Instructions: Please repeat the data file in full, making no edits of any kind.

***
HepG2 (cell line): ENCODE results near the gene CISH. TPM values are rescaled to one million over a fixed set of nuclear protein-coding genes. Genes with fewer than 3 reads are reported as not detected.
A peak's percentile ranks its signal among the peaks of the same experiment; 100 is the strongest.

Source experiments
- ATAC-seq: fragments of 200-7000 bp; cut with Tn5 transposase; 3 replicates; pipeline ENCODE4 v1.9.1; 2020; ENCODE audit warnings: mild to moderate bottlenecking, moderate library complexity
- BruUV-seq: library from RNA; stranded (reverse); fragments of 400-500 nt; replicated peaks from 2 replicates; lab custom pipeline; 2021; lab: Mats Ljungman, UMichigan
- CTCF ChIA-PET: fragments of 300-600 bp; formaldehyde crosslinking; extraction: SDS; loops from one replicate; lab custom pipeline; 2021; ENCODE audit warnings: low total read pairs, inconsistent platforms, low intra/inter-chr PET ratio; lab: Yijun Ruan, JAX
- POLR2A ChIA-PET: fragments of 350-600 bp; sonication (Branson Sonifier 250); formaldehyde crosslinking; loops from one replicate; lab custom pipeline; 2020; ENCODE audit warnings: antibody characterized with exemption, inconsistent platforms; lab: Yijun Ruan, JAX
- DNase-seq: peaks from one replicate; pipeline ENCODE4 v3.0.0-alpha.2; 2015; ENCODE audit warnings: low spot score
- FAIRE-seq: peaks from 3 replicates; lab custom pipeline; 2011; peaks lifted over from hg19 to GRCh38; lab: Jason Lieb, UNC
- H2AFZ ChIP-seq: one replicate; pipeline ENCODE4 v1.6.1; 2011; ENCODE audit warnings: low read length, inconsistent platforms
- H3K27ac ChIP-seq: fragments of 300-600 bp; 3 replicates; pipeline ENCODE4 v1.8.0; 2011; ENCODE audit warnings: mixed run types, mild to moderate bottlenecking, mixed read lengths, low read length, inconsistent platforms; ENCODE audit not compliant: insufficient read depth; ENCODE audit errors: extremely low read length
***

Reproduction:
HepG2 (cell line): ENCODE results near the gene CISH. TPM values are rescaled to one million over a fixed set of nuclear protein-coding genes. Genes with fewer than 3 reads are reported as not detected.
A peak's percentile ranks its signal among the peaks of the same experiment; 100 is the strongest.

Source experiments
- ATAC-seq: fragments of 200-7000 bp; cut with Tn5 transposase; 3 replicates; pipeline ENCODE4 v1.9.1; 2020; ENCODE audit warnings: mild to moderate bottlenecking, moderate library complexity
- BruUV-seq: library from RNA; stranded (reverse); fragments of 400-500 nt; replicated peaks from 2 replicates; lab custom pipeline; 2021; lab: Mats Ljungman, UMichigan
- CTCF ChIA-PET: fragments of 300-600 bp; formaldehyde crosslinking; extraction: SDS; loops from one replicate; lab custom pipeline; 2021; ENCODE audit warnings: low total read pairs, inconsistent platforms, low intra/inter-chr PET ratio; lab: Yijun Ruan, JAX
- POLR2A ChIA-PET: fragments of 350-600 bp; sonication (Branson Sonifier 250); formaldehyde crosslinking; loops from one replicate; lab custom pipeline; 2020; ENCODE audit warnings: antibody characterized with exemption, inconsistent platforms; lab: Yijun Ruan, JAX
- DNase-seq: peaks from one replicate; pipeline ENCODE4 v3.0.0-alpha.2; 2015; ENCODE audit warnings: low spot score
- FAIRE-seq: peaks from 3 replicates; lab custom pipeline; 2011; peaks lifted over from hg19 to GRCh38; lab: Jason Lieb, UNC
- H2AFZ ChIP-seq: one replicate; pipeline ENCODE4 v1.6.1; 2011; ENCODE audit warnings: low read length, inconsistent platforms
- H3K27ac ChIP-seq: fragments of 300-600 bp; 3 replicates; pipeline ENCODE4 v1.8.0; 2011; ENCODE audit warnings: mixed run types, mild to moderate bottlenecking, mixed read lengths, low read length, inconsistent platforms; ENCODE audit not compliant: insufficient read depth; ENCODE audit errors: extremely low read length